This is why college students need to be so wary of asterisks. Compelling requests for your money will fill your campus mailbox almost every day. If there's no room in your budget, say no.

    Credit cards also can be a student's worst enemy. A good rule of thumb is to never charge anything on your card that you don't already have money to pay for. Pay off your balance in full every month. If you can't do this, take a pair of scissors and make your card into a craft project. When it comes down to it, debt and interest rates are simply not worth one out-of-budget purchase.

    Step 4: Do the math

    Work on your budget until the expenses are less than the income. It's a good idea to ask a parent to double-check your figures.

    After crunching the numbers, a plan like this will not only be a helpful tool; it will also be a way to hold yourself accountable.

    Step 5: Take a test drive

    Don't be discouraged if some areas of your budget don't work out well at first. Time and experience will help you rework the numbers until you've got a budget you can live on. In your first month on campus, track all of your expenses—every dime you spend. When the period is up, use this data to make any necessary adjustments. Frustrated? Baffled? Need help? Call the experts! That's right, Mom and Dad. Or maybe by this time you've met a wise upperclassman who is an accounting whiz or a business major. Take advantage of that friendship and let this new friend offer a little advice on getting your budget right.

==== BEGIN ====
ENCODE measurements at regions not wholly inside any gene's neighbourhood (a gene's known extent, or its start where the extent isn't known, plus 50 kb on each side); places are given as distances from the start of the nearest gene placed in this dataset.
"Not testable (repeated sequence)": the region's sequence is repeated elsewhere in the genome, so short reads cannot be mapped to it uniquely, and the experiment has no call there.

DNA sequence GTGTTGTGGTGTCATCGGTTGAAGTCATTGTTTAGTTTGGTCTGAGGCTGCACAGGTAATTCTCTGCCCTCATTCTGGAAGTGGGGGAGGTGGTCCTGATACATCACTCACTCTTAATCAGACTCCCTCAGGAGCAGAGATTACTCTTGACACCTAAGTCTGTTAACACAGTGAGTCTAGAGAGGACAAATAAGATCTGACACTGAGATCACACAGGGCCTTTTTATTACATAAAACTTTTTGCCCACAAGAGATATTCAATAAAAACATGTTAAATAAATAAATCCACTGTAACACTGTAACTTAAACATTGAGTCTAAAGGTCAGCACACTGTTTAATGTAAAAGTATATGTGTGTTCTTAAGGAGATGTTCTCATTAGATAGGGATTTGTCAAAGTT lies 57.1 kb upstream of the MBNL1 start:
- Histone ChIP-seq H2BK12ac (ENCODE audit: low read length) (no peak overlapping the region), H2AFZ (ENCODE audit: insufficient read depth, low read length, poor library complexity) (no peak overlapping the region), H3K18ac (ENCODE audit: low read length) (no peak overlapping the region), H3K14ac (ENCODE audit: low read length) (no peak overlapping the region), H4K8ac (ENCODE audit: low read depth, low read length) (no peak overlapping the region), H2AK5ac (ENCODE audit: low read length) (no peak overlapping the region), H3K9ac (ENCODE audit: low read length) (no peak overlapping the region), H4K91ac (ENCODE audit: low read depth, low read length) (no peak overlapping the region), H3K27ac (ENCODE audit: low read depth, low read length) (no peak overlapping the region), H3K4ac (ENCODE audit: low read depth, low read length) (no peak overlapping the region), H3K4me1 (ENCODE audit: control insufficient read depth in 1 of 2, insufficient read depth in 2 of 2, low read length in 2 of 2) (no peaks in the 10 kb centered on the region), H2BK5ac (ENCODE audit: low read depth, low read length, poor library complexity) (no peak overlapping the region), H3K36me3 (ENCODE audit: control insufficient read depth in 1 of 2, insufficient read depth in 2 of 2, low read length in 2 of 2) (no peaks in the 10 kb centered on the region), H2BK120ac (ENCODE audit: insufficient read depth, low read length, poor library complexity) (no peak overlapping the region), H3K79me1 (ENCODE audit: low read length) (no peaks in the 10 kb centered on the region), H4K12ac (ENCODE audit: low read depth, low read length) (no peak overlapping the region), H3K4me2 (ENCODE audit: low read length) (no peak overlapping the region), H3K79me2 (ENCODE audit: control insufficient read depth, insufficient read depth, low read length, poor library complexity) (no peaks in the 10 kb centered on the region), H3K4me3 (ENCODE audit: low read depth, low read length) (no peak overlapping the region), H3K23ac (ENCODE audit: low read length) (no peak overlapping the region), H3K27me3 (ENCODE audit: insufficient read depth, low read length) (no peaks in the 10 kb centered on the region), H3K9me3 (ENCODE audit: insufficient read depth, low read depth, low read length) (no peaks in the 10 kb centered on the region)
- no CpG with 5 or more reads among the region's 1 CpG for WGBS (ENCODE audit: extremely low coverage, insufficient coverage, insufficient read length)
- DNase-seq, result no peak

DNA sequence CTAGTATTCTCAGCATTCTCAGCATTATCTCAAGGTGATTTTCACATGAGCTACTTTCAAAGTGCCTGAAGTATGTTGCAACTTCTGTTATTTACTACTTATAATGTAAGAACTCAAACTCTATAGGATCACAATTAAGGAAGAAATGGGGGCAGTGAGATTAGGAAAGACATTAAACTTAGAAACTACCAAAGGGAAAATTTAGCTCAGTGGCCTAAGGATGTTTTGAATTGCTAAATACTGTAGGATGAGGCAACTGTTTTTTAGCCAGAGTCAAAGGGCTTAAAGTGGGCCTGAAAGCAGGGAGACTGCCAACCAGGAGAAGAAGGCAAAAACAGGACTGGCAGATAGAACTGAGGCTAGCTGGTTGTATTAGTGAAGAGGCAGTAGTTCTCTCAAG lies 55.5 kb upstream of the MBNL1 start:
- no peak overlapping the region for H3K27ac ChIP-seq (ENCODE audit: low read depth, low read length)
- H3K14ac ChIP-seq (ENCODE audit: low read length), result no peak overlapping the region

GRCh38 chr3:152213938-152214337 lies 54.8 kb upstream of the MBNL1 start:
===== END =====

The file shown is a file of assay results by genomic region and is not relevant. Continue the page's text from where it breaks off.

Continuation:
Step 6: Stick with it

    Warning: More than any other place, this is where budgets fall apart. It's a piece of cake to cheat on a budget; it's a personal milestone to stick to one faithfully.

    Being personally responsible for your finances is certainly worthwhile, and it's a critical step in moving away from reliance on your parents toward building a life of your own. So believe me, they'll be more than happy to help you think of ways you can stick to your budget. If you don't follow your budget, you'll likely run up a lot of debt—which will only make you more and more dependent on Mom and Dad.

    With a healthy dose of personal discipline and determined work ethic, you can control your money rather than having your debt control you—no asterisks about it.

    Josh Johnson is a graduate of John Brown University in Siloam Springs, Arkansas.